Australian prisoners are regularly subjected to drug and alcohol testing and strip searches.
Each state and territory has rules that allow for drug testing and strip searching in prisons, driven by a desire to maintain security. But they can be arbitrarily applied and this has implications for the human rights of prisoners.
However, high-profile Victorian prisoner Craig Minogue recently had a significant legal win in the Victorian Supreme Court.
Justice Melinda Richards found human rights considerations had not been taken into account when prison officials established rules allowing for the strip searching of prisoners when being drug tested. This will now place some limits around prison officials’ treatment of prisoners.
However, Richards did state strip searching prisoners when they have contact visits is permitted in the context of a high security prison.
Who is Craig Minogue?
Minogue is serving a life sentence at Barwon Prison for his role in the 1986 Russell Street bombing, which killed Constable Angela Taylor, the first policewoman in Australia killed on duty, and injured 21 other people.
This is not the first time Minogue has sought to challenge the conditions of imprisonment (he did a PhD in prison and bills himself as “the most prominent jailhouse lawyer” in Melbourne). But it is his most successful litigation yet.
What was this challenge about?
Minogue challenged three occasions where he had to have a random alcohol and drug test and be strip searched.
The first two instances were in September 2019 and February 2020, when Minogue was required to provide a urine sample after being strip searched. When Minogue challenged prison authorities, he was told it was a “random general test”, to which 5% prisoners are required to submit each month.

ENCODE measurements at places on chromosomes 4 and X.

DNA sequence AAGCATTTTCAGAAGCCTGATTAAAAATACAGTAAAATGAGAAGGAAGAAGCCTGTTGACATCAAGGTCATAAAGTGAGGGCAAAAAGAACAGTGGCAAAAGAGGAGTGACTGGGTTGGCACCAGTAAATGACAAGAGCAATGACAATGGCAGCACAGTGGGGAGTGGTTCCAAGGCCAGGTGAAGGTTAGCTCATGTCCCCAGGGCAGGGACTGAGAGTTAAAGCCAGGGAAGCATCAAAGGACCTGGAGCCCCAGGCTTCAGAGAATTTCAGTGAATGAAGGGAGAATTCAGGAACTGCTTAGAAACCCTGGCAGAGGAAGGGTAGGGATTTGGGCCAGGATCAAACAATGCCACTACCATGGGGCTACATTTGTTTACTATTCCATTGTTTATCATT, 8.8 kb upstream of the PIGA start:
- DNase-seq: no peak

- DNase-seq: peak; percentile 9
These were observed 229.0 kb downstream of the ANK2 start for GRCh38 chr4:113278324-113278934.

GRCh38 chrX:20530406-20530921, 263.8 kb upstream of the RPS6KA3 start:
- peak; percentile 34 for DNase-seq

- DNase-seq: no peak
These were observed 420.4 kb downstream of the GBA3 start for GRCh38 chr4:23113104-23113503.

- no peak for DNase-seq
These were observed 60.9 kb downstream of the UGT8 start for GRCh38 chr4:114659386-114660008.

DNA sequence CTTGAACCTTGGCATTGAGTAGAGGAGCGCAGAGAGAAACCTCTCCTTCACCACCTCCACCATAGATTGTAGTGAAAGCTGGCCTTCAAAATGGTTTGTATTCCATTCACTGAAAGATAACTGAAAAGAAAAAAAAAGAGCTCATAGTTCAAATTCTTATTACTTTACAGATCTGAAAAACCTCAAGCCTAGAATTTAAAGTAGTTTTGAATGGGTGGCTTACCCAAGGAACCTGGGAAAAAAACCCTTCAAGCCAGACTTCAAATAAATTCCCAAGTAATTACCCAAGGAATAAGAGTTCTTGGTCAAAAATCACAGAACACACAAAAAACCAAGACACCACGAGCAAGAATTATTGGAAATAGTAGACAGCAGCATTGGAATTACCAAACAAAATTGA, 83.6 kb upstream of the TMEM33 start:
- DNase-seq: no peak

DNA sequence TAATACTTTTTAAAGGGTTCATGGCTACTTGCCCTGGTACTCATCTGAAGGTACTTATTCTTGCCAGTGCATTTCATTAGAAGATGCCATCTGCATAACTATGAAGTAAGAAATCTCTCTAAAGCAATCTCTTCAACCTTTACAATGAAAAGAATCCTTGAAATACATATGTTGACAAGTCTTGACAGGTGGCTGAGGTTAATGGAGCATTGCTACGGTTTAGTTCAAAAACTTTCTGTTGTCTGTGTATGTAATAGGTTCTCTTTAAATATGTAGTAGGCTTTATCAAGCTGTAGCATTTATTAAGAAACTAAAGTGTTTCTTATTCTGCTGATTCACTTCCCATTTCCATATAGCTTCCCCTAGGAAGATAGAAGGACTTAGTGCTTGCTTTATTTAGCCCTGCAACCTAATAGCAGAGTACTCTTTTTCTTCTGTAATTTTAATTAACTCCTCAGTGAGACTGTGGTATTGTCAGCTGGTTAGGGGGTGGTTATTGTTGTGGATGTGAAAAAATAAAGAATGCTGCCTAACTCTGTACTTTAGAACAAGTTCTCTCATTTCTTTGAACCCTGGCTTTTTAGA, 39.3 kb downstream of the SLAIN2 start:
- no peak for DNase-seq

The third instance was also in February 2020, before Minogue was visited by his lawyer. He was told to submit to a strip search, which is standard procedure when prisoners receive outside visitors. He refused because he objected to the blanket nature of the policy.
The strip searching procedure is humiliating and invasive of dignity and privacy. In Victoria, the prisoner is forced take off all their clothes, and their mouth, ears, arms are inspected. The genital area is searched, and the prisoner is forced to bend over and part their buttock cheeks.
If prisoners refuse to provide a urine sample, according to the Victorian procedures tendered in the Minogue case, they are “secured in a sterile, secure area” for three hours. The idea is that the prisoner might decide to comply in order to be released from that area.
Minogue argued his human rights under Victoria’s Charter of Human Rights were not properly considered by prison authorities, when they made the rules and directions allowing for random drug and alcohol testing and strip searching.
In particular, he argued the right to privacy and the right to be treated with dignity while deprived of liberty were not mentioned in the Corrections Victoria documents, which describe the regime for strip searching and drug and alcohol testing.
What did the judge say?